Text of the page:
The Bush administration went all out today on behalf of its $700 billion financial bailout plan. Treasury Secretary Henry Paulson made the rounds on the Sunday morning talk shows, calling for speedy congressional approval, with no major changes of a plan whose price-tag amounts to more than $2,000 for every man, woman and child living in the U.S.
Although support for the Wall Street rescue is strong, some Democrats want to include help for strapped homeowners facing foreclosure, CBS News correspondent Kimberley Dozier reports. Paulson appealed to the American public this morning, making his case for the largest financial bailout since the U.S. depression.
"We felt this was the best way to stabilize the situation, unclog the system, so it can work," Paulson told CBS News' Chief Washington correspondent Bob Schieffer on Face the Nation.
He's seeking $700,000,000,000, for the Treasury to buy up those sub-prime mortgages, and other risky loans and securities, that brought Wall Street to its knees.
Critics in Congress, who are working with Treasury staff on a draft rescue bill, want to know - why save the lenders - and not the borrowers who can't pay off those loans?
"We have to do something more for homeowners," said Sen. Chuck Schumer (D-NY).
At first, Treasury Secretary Paulson sounded like he agreed.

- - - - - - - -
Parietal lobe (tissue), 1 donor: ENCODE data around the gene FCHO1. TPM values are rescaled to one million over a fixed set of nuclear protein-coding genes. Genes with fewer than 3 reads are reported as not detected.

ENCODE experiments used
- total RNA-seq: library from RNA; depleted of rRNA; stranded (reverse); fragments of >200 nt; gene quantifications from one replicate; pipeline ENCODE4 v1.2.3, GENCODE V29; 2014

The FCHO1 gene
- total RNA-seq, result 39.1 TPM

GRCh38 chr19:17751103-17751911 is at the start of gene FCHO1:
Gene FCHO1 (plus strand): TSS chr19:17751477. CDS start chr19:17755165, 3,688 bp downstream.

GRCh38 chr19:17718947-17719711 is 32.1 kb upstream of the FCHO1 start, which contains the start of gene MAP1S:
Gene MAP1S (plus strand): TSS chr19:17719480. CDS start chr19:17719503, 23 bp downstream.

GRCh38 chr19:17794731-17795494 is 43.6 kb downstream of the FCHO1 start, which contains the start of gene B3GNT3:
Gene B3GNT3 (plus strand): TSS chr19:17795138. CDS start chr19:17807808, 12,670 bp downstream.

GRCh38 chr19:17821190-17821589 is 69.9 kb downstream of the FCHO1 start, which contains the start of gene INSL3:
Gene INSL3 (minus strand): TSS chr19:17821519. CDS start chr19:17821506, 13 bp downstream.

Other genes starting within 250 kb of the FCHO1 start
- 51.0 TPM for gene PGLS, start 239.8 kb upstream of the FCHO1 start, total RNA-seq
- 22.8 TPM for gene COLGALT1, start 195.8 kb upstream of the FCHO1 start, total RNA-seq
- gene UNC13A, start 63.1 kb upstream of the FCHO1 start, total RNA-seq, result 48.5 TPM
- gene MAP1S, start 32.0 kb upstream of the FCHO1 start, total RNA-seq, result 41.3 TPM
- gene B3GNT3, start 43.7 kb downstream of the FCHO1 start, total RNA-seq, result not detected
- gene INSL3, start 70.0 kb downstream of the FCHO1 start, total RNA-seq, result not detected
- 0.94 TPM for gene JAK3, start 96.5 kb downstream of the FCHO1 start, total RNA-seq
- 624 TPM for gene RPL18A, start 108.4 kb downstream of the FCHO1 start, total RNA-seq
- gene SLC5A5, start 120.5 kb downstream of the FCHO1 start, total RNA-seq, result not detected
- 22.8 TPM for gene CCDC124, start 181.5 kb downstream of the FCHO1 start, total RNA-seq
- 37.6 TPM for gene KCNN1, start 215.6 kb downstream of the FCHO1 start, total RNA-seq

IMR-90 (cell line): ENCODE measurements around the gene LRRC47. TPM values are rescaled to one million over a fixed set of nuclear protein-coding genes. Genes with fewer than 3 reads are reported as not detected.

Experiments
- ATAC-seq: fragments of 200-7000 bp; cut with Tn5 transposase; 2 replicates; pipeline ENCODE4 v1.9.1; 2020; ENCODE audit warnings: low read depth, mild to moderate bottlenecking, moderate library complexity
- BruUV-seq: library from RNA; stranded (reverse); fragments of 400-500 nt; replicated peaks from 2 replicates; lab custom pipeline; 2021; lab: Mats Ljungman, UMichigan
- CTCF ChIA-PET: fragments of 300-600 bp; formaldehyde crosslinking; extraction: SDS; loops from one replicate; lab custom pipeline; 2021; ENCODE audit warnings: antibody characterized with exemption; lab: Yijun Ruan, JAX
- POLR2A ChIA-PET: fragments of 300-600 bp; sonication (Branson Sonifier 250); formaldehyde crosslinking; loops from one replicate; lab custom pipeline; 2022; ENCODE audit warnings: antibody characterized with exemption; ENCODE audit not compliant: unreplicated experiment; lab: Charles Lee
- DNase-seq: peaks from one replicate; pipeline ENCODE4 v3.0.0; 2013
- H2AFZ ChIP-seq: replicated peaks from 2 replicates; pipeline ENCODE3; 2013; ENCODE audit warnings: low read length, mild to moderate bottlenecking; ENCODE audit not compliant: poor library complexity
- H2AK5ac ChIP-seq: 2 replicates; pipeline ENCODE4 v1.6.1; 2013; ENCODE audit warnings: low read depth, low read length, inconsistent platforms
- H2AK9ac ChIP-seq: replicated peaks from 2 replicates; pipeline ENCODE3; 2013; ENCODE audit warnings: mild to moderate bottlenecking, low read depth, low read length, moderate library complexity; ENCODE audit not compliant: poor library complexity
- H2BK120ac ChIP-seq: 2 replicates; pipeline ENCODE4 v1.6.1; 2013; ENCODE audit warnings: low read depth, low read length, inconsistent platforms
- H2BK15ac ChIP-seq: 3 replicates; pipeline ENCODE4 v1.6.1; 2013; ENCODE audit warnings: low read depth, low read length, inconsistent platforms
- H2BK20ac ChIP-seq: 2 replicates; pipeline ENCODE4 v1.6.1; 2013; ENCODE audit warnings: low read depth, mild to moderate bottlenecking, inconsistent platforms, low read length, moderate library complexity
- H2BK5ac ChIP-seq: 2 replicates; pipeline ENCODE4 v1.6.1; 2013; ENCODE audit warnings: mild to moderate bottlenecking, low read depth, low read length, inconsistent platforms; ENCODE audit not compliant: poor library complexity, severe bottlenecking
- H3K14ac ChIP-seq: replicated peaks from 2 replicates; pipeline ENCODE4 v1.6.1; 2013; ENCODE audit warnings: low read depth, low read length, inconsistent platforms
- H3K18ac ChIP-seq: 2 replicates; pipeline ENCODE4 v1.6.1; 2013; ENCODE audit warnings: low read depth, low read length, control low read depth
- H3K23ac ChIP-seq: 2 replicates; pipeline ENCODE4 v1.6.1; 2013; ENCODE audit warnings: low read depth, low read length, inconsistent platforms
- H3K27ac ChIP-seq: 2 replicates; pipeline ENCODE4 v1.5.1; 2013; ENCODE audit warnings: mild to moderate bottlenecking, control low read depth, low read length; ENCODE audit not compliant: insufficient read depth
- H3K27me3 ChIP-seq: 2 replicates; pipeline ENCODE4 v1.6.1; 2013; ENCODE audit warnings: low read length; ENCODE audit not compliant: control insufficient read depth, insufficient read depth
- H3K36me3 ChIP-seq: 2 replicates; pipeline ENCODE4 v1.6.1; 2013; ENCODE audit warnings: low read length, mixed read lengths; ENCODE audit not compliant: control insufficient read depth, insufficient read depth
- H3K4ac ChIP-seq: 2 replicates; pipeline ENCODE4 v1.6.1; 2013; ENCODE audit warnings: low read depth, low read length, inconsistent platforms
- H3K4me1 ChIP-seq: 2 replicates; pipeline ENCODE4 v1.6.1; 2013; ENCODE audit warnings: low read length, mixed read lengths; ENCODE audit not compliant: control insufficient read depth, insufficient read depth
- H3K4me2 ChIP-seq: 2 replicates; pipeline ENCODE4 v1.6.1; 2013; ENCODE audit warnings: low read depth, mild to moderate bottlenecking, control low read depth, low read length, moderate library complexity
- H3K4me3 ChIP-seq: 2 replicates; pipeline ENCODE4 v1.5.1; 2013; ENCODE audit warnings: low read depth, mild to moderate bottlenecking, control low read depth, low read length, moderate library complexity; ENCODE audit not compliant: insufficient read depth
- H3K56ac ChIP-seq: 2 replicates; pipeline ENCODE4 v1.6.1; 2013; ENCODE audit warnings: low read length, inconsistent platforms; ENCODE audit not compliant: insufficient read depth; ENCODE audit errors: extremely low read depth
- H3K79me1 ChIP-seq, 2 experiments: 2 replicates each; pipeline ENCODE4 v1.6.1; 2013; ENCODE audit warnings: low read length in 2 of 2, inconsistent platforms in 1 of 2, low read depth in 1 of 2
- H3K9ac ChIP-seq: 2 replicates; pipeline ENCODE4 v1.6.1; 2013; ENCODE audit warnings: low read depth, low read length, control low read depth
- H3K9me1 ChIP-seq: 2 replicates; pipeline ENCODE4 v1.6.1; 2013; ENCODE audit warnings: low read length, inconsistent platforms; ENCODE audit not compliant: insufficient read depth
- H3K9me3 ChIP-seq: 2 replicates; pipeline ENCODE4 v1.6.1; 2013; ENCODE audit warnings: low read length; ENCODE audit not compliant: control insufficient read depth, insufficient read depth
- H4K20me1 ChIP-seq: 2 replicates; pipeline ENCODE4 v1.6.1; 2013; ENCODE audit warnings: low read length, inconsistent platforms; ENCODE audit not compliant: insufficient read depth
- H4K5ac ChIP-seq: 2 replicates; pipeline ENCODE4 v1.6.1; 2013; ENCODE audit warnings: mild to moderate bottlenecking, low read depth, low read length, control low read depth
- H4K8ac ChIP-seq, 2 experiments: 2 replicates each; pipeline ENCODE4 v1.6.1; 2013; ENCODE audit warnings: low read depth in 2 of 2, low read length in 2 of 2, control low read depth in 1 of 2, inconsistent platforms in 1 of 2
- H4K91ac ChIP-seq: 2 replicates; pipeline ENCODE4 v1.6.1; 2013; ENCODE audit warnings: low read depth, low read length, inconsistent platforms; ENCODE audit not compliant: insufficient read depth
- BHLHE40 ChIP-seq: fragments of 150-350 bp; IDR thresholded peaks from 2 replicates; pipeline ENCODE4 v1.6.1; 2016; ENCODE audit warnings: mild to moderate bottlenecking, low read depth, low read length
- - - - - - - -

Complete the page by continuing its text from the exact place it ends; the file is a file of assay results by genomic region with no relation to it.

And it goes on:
"I think there should be a mortgage relief component to this," Paulson told Fox News Sunday.
But on ABC's This Week, Paulson seemed to back off the idea of carving out some of the massive bailout sum for homeowners who got in over their heads.
"No foreclosure protections, no restrictions," Paulson said.
He seemed to say "no" to adding anything else to the bill.
"What I'm saying is, we need this to be clean and quick, and we need to get it in place," the Treasury Secretary continued.
But critics of the plan would also like to add a sting in the tail - some sort of financial penalty and new oversight of those institutions that made all those bad loans.
"Capitalism without bankruptcy is like religion without hell," said Dan Mitchell of the libertarian Cato Institute. "You're gonna remove one of the incentives that makes people behave wisely."
Wall Street likes the rescue plan just as it is, Dozier reports. The Treasury proposal drove stocks from record lows back up into the black on Friday.
That recovery was based on the belief that the White House and Congress would come to a swift resolution. Any lengthy delay could mean another dip or dive, and that's going to put pressure on both sides.